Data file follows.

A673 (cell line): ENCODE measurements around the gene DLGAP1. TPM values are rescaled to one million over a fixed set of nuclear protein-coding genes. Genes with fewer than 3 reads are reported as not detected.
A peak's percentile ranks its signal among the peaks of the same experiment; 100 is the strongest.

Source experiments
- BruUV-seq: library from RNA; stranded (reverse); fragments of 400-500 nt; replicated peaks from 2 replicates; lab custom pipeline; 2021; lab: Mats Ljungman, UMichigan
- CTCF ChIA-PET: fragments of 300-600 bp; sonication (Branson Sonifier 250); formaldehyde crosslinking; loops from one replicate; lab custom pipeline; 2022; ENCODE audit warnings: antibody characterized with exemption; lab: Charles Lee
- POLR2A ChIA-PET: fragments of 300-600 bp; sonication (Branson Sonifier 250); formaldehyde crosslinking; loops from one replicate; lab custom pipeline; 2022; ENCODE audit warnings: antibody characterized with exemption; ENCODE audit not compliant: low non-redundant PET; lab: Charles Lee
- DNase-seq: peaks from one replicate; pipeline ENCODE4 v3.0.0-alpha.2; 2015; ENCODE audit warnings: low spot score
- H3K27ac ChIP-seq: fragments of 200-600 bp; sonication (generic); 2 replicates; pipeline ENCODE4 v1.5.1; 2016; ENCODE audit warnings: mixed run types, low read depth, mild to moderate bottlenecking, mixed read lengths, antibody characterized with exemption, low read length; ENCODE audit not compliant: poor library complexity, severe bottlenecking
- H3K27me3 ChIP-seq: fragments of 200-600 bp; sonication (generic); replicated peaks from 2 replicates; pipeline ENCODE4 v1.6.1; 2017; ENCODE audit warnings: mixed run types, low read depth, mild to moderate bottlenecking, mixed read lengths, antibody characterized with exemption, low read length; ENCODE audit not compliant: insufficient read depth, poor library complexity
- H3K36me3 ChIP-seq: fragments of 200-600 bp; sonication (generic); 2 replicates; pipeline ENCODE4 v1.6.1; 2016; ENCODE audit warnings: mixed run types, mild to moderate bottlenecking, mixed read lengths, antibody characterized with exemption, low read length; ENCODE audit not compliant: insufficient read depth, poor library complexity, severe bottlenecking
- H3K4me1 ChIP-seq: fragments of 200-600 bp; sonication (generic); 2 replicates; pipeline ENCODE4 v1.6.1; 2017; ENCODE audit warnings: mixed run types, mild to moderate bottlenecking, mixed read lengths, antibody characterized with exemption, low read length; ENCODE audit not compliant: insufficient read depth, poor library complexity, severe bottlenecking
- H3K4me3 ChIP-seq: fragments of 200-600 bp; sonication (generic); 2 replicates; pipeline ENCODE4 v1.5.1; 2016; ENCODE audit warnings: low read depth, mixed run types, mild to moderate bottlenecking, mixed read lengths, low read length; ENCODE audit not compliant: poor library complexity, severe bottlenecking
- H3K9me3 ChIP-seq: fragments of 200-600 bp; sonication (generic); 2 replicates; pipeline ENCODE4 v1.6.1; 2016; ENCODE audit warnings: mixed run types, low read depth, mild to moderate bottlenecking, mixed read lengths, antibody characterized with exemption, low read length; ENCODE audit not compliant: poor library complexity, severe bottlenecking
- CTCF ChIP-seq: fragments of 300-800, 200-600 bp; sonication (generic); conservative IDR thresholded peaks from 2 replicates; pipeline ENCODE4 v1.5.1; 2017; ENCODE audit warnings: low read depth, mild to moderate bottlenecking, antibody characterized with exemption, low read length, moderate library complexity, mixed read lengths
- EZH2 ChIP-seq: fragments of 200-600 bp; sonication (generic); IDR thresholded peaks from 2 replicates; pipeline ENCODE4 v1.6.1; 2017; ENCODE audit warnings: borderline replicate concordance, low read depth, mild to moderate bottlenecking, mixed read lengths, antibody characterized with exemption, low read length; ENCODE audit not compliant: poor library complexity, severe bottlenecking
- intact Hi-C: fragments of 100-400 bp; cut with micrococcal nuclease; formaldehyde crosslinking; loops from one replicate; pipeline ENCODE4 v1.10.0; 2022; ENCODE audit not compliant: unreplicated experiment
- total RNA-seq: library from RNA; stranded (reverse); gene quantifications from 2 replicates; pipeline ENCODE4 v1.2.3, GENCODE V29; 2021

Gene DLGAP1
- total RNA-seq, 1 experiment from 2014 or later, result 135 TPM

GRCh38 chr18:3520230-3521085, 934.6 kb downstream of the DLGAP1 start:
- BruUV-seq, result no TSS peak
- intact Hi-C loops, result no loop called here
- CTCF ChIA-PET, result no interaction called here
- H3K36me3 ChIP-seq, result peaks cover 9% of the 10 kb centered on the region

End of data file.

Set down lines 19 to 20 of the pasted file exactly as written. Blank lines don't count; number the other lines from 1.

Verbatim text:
- total RNA-seq, 1 experiment from 2014 or later, result 135 TPM

GRCh38 chr18:3520230-3521085, 934.6 kb downstream of the DLGAP1 start: